A Culpable Innocence

Chapter 12: TET—Year of the Monkey (pg. 177)


At the first sound of distant thuds, Regis rose from his bunk, fully alert. Mortar rounds were exploding, like car doors slamming close outside one’s bedroom window, but distant, disembodied of the whistling entry noise they made when landing close by—“Pop . . . pop . . . pop . . .”—they were falling with regularity everywhere, landing in a semi-circle encompassing Artillery Hill to the west, Camp Schmidt to the north, Engineer Hill to the northeast, and the Pleiku airbase to the east. Regis flew into action, slipping the bandoliers crosswise over his shoulders, picking up his helmet and M14 in one motion as he ran for the door. He was past the threshold when the ear-shattering bass roar of an overhead rocket resonated through the wooden barrack and his very bones. It was closing in like a fifty-ton freight train. With one hand on the second floor railing he leaped over it. He landed faced down, spread eagled, in one of the drainage ditches at the same time as the rocket exploded. The concussion blew over the ditch with tremendous force, bounced Regis as the earth beneath him expanded and contracted, and pelted him with falling debris. His ears were ringing, adrenaline fired his muscles, but his consciousness was outside his body. He was watching himself as he checked his body for wounds and looked for his helmet which he had lost in the fall. The sky was alight with the orange-tinged, flickering glow of illumination flares and crisscrossed with the fizzling sparkle of tracer fire. The U.S. response had begun. The “rat-a-tat-tat” of machine guns indicated U.S. installations were already under ground assault or at least believed they were. The Pleiku alarm siren finally blared its warning in a belated attempt to alert the U.S. bases, and all installation lights went dark.

Regis had not been injured by the fall or shrapnel, although he was covered in dirt from the clods unearthed by the rocket. It had buried itself about 30 feet away before exploding. A delayed detonator, Regis told himself. He had been lucky. He clambered out of the ditch, put on his helmet, and staggered into an awkward run. Halfway to Three Tower he heard the deep-throated roar of another rocket overhead, higher than the first. He dove into the ditch that bordered the walkway. As he did so, he heard a crashing sound and the scatter of metal objects, followed by a partly muffled explosion. The rocket must have hit something in its path, cleared Tropo Hill, and exploded on the far hillside or in the valley below. He picked himself up in order to resume his dash to the perimeter when he heard the more familiar whistling sounds of incoming mortar rounds. Two landed in quick succession just at the edge of Tropo Hill on its northeast side—in the direction he was headed. He hurried with an increased sense of urgency to get to his defensive position. What immediately occurred to him was that there were at least two mortar firing positions aimed at his installation and they were targeting that very patch of the perimeter his squad was assigned to defend. He ran as fast as he could before he had to dive again for cover. Two more rounds landed a bit closer and very near Three Tower. He bounced up and ran again as fast as he could. An enemy assault might already be underway. He had to get into the trench before the next series of rounds were loaded and fired. Three Tower’s outline rose against the fiery sky directly before him. Beneath him his legs stretched and strained. Hurdling the crest of the hill, he was only a few strides away from the trench when he heard another mortar round’s screaming trajectory homing in. With all the strength he could muster he leaped for the safe haven of the trench. Once again he had timed his landing with the explosion of an artillery round. Although the mortar round did not create as much havoc as the rocket had, it was close enough to shake the earth underneath him. The second round landed further into the heart of Tropo Hill. The enemy had found the range and was now prepared to lambaste his target with everything he had. A third rocket roared overhead, higher yet than the others, overshooting Tropo Hill completely. It was headed for the airbase.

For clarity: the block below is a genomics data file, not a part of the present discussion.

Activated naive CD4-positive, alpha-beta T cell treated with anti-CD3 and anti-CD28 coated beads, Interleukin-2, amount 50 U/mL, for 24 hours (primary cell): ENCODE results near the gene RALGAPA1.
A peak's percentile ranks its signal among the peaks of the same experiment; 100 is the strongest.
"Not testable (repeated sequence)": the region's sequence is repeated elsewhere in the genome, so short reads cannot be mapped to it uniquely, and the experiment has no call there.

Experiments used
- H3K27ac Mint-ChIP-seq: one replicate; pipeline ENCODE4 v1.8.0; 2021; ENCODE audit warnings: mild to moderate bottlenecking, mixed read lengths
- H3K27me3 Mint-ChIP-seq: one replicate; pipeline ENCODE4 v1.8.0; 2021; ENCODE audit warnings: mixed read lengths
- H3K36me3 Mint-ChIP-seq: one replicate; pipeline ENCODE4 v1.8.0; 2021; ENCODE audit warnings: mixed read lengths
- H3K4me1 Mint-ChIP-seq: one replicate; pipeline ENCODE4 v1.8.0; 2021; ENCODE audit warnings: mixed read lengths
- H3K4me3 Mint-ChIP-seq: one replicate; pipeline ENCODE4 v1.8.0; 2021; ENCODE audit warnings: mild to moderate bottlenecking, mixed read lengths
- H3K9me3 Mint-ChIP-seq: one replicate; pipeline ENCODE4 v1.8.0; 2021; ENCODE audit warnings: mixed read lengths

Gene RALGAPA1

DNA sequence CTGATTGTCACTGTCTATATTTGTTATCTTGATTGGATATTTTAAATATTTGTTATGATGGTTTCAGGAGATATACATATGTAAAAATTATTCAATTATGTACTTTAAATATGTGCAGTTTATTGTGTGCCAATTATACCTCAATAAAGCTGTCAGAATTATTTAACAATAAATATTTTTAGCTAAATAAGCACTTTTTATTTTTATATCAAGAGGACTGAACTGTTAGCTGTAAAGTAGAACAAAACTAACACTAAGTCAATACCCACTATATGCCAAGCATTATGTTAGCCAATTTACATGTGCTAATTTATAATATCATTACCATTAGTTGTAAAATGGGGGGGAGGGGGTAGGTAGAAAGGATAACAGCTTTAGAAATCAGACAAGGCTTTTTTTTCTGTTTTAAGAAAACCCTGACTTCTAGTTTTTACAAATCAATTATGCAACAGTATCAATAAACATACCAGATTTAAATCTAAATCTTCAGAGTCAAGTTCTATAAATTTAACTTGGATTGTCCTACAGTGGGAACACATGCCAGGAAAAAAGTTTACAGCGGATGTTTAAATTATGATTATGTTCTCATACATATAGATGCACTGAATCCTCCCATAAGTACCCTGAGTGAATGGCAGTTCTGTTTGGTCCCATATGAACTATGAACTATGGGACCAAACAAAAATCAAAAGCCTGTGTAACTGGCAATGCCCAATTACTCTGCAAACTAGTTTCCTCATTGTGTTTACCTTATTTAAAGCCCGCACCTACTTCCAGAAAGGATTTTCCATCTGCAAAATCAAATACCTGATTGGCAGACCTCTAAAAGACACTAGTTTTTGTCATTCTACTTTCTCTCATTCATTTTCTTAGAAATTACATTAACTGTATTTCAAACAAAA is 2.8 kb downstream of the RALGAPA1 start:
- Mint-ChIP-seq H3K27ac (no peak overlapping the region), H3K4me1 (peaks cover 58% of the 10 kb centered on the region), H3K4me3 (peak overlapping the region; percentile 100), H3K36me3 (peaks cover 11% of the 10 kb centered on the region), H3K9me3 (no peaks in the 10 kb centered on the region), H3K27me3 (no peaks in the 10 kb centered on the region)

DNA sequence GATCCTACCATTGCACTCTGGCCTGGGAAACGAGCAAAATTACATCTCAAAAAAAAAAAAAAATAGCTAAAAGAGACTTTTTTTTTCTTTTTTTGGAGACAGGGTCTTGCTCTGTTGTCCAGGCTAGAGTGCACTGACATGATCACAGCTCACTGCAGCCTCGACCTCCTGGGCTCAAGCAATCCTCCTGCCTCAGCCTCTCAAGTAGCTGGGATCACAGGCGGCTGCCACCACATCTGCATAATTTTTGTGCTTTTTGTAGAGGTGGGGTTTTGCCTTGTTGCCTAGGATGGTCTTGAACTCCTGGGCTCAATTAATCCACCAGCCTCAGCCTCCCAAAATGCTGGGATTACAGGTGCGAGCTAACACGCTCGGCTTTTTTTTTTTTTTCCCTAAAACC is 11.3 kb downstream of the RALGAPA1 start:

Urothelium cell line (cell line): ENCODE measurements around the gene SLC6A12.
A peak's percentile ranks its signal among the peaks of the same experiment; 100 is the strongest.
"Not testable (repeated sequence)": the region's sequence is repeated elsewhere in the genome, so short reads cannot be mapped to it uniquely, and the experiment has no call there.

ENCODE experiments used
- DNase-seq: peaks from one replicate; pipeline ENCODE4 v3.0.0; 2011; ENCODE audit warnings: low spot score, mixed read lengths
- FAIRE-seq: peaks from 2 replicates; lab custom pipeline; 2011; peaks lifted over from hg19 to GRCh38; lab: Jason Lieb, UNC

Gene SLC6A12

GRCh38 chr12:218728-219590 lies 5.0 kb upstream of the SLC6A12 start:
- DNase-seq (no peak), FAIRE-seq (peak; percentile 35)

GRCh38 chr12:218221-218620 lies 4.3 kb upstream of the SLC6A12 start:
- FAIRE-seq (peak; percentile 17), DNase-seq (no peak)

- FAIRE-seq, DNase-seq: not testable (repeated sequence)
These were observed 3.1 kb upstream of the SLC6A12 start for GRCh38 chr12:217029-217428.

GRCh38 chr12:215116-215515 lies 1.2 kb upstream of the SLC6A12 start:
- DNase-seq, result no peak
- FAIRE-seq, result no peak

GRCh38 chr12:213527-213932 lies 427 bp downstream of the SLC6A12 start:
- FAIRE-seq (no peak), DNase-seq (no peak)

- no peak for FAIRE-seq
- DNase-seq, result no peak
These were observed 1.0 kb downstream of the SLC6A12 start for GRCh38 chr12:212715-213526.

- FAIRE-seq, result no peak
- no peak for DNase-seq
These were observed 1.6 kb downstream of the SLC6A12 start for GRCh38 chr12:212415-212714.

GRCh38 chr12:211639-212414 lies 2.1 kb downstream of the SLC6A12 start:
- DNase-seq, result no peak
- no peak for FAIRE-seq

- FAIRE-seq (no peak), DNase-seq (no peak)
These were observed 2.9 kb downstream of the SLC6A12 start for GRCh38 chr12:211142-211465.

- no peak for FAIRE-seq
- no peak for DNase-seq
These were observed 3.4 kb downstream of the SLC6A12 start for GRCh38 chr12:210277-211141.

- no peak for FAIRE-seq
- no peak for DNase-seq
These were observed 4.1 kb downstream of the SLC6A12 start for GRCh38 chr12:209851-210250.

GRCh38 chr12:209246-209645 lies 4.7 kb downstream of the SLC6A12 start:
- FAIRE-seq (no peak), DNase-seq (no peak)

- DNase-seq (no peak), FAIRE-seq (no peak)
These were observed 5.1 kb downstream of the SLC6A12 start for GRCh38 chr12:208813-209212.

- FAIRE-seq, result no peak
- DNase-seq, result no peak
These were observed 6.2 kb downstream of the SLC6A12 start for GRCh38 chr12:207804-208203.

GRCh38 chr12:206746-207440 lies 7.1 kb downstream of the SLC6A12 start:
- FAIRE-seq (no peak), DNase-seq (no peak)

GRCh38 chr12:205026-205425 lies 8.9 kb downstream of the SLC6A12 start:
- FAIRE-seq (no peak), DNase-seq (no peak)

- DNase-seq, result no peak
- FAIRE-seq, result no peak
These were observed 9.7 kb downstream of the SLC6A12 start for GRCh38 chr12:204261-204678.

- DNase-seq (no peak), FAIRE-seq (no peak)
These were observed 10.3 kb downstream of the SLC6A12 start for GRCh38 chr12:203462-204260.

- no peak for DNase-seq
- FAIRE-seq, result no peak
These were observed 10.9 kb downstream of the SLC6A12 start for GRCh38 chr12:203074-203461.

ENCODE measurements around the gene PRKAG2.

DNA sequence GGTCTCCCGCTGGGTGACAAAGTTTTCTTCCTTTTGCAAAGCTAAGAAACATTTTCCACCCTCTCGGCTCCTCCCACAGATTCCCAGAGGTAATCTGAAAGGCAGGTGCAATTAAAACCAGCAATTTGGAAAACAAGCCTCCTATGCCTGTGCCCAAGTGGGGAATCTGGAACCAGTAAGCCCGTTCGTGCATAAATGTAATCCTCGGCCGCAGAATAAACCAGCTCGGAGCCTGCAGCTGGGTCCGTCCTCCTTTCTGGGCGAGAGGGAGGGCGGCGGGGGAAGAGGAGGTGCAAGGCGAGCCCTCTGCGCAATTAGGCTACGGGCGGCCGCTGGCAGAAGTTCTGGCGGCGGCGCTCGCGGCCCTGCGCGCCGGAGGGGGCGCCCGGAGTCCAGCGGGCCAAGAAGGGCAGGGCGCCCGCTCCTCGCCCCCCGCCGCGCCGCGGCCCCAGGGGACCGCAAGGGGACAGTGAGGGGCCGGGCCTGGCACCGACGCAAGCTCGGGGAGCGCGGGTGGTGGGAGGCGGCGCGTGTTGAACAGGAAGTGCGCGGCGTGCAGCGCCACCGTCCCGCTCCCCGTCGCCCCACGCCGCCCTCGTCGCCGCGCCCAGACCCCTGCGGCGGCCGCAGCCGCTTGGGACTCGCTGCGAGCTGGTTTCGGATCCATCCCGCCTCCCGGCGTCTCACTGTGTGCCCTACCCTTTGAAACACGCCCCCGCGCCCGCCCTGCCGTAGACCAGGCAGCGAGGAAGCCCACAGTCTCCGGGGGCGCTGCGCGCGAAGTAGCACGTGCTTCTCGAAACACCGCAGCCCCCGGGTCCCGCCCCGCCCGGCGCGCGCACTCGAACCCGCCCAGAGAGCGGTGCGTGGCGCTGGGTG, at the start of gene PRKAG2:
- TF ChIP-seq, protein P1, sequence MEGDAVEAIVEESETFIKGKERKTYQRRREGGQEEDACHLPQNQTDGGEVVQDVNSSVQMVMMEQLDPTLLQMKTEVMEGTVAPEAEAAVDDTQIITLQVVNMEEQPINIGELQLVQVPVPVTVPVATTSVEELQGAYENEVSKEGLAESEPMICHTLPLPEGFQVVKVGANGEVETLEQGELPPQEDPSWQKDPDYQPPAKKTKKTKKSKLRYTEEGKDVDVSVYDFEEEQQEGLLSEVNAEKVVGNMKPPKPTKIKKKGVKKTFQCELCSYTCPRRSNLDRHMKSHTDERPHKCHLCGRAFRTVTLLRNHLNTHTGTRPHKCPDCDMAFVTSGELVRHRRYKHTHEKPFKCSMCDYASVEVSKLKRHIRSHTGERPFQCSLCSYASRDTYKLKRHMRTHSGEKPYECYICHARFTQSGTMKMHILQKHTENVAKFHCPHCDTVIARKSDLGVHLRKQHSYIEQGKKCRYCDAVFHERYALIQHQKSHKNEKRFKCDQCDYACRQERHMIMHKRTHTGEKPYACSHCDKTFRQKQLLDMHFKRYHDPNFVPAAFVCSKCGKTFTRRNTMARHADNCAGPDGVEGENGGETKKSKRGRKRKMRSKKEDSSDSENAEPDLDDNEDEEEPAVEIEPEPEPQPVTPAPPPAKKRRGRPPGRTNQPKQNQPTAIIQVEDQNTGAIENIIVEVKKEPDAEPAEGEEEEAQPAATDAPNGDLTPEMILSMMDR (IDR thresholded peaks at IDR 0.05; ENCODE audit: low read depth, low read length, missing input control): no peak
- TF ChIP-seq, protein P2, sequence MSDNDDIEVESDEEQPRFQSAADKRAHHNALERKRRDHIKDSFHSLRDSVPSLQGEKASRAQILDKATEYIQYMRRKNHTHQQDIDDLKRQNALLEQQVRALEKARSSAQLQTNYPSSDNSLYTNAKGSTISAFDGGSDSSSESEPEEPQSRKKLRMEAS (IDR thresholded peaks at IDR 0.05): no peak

Regis scrambled to locate his helmet again and ready himself to fire his weapon when he realized he was not alone in the trench. Expecting one of his squad members, he was shocked to find a nearly naked Vietnamese man on the other end of the trench. The man was wearing nothing but sandals and shorts and had a package or something strapped to his bare back. He was as alarmed and surprised to see Regis as Regis was to see him, and for the same reasons. They were not only confronting each other in combat, but for the second time. He was the same man Regis had faced at Tam’s house. The spell that had locked their eyes onto each other was broken in the next instant. Regis raised his M14 barrel and his antagonist whipped out a knife. But Regis had failed to load a magazine in his weapon. The man noticed Regis’ predicament, but instead of rushing him, he scampered out of the trench and started running in the direction of the command bunker. As he turned his back on Regis, the satchel charges he carried became recognizable.

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